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 Post subject: Dance and Environmental Issues
PostPosted: Wed Jun 30, 2004 12:36 pm 
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Joined: Sun Oct 24, 1999 11:01 pm
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Location: London, England; Tallinn, Estonia
Francesco posted this in another topic, but I felt it was a new theme and deserved a topic of its own.

Frma posted 30 June 2004 03:41 AM
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I am doing a research for the RSA in London about arts that engage with environmental issues. At the moment I am gathering information on Dance and it seems that it is one of the few arts that includes this issues in high quality performances (e.g. Tere O'Connor).

I would be grateful if any of the participant could help me with suggestions or comments.

many thanks

francesco manacorda

<small>[ 30 June 2004, 02:49 PM: Message edited by: Stuart Sweeney ]</small>


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 Post subject: Re: Dance and Environmental Issues
PostPosted: Wed Jun 30, 2004 12:43 pm 
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Location: London, England; Tallinn, Estonia
War and human rights crop up quite regularly in dance works, but the environment is a less frequent theme, I suspect.

One strong example is David Bintley's "Still Life at the Penguin Cafe", which dates from about 10 years ago from memory, but has been performed in the past three years at Sadler's wells and elsewhere. There are several reviews here:

http://forum.criticaldance.com/cgi-bin/ultimatebb.cgi?ubb=get_topic;f=33;t=000616

I must go away and think about other pieces. Anyone else have some thoughts?

<small>[ 30 June 2004, 02:50 PM: Message edited by: Stuart Sweeney ]</small>


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 Post subject: Re: Dance and Environmental Issues
PostPosted: Wed Jun 30, 2004 2:12 pm 
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Location: The Bronx is up; the Battery's down
Several years ago, a faculty choreographer at the University of Houston choreographed a piece based on the efforts of the US Army Corps of Engineers to pave the banks of a waterway in her neighborhood.

The piece, called Suits, began with a line of men, far up stage, dressed in...well...suits...while several women in diaphanous green costumes filled the space downstage of them.

Shortly into the piece, the men started imperceptibly shuffling forward. As the amount of space available for the Green Things decreased, they began to die, until -- by the end of the dance -- the men were all the way downstage and the last Green Thing died.

Of course, with all the Green Things dead, the men couldn't survive, so they, too, perished.

I can't express in words* how powerful this dance was; it was one of the 5 or 6 most compelling pieces of choreography I've ever seen.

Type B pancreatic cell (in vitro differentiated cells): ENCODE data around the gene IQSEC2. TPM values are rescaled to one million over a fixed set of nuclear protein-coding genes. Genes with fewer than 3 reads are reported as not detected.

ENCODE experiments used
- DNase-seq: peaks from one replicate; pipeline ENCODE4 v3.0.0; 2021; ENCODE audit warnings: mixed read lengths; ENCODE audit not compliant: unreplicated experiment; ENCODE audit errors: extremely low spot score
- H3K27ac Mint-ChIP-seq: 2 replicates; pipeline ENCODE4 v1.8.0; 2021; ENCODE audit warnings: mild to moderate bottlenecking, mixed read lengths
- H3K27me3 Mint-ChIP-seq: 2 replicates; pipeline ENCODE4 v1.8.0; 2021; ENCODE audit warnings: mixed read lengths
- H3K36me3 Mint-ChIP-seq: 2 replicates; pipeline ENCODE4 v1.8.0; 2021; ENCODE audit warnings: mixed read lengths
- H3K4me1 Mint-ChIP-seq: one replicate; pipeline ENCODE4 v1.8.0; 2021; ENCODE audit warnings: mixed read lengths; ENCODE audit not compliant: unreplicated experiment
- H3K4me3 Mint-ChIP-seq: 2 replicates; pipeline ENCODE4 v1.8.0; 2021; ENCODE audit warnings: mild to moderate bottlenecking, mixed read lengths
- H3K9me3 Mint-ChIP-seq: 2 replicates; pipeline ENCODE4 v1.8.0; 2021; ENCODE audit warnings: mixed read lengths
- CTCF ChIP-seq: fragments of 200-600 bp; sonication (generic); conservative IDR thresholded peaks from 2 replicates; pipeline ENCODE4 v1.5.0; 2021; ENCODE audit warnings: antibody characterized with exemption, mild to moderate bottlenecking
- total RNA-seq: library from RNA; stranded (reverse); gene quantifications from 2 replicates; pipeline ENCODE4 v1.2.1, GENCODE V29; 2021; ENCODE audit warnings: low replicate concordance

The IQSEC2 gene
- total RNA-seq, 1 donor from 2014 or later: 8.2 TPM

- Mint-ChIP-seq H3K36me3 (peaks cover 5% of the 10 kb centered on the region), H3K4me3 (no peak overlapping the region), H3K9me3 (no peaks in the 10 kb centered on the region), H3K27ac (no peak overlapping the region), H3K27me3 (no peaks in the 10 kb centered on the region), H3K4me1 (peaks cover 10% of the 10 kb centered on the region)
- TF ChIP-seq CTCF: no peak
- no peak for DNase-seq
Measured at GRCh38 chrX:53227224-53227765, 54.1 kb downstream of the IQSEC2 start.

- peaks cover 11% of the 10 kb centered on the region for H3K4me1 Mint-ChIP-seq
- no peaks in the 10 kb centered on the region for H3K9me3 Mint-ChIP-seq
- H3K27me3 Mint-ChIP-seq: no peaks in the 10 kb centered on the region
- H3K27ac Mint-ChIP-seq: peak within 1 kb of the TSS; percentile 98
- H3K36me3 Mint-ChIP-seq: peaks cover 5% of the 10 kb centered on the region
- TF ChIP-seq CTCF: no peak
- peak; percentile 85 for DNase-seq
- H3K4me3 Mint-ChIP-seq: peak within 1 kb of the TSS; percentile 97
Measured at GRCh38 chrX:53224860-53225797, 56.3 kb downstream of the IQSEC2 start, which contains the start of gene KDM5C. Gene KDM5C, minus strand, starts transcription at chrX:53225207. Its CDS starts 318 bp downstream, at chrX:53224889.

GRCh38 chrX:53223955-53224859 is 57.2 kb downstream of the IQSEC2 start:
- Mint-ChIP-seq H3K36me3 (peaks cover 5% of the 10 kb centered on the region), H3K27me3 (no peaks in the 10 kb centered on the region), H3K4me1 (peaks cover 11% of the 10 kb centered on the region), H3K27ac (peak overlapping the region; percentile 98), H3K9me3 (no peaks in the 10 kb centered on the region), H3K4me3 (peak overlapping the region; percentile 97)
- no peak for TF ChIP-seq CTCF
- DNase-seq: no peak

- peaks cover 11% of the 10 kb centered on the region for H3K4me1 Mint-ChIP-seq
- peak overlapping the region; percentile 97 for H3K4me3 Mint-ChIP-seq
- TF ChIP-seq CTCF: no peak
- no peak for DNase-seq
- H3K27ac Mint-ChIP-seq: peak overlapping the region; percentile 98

* Of course I can't; if we could say it in words, we wouldn't have to perform it.

<small>[ 30 June 2004, 07:54 PM: Message edited by: salzberg ]</small>

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 Post subject: Re: Dance and Environmental Issues
PostPosted: Thu Jul 01, 2004 5:50 am 
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Many thanks to everyone, this is extremely helpful.

So far I have collected some examples that sound interesting. I am going to list them here so that if any of you saw them or have comment you can help me formulating a more critical judgement.

Tere O'Connor seems to be one of the most intriguing example of mix between high quality dance and grounded environmental issues, so is last educational project by Wayne McGregor "Alpha" and the site-specific performance "Out on the Windy Beach" by Lea Anderson.

Many of the other information I gathered revolves around educational workshops or general reference to nature.

francesco


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 Post subject: Re: Dance and Environmental Issues
PostPosted: Fri Jul 30, 2004 6:04 am 
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Location: Gangsterdam
About a dacade ago, there was an environmental advertisement on Dutch TV that raised the issue of oil spillage. I believe it was sponsored by Greenpeace, but I'm not sure. In the video, a dancer of The Dutch National Ballet was dancing the Dying Swan part of Swan Lake in a pool of (fake)oil, thus emulating a bird dying in the oil spillage. I was a child when I saw this and it made a big impression on me. In retrospect I still think it was a very smart idea.

I tried to find some pictures online, but I had no luck with that. Maybe you can contact the Dutch National Ballet yourself for information. It was something that they were particularly rpoud of at the time, so I'd imagine they'd be willing to talk about it :-)

Tex.

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 Post subject: Re: Dance and Environmental Issues
PostPosted: Wed Aug 18, 2004 1:50 am 
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Location: London, England; Tallinn, Estonia
Akram Khan's new work, "ma", to be premiered at the Edinburgh Festival, is inspired by environmental concerns:

Quote:
The novelist Arundhati Roy provided an unlikely starting point with her indignant essays on the effect of dam-building on India's economy and environment. Khan responded to her discussion of “farmers for whom everything is connected to their land. When people build these dams, the farmers are moved out in a day, displaced. For me, [the word] ‘ma' has dual meanings primarily ‘mother' and also ‘earth'. They're interconnected. I wanted to explore the relationship of earth to us.” (David Jays, FT)
Here is our topic on Akram Khan, which includes preview articles for "ma":

http://forum.criticaldance.com/cgi-bin/ultimatebb.cgi?ubb=forum;f=5

<small>[ 18 August 2004, 03:54 AM: Message edited by: Stuart Sweeney ]</small>


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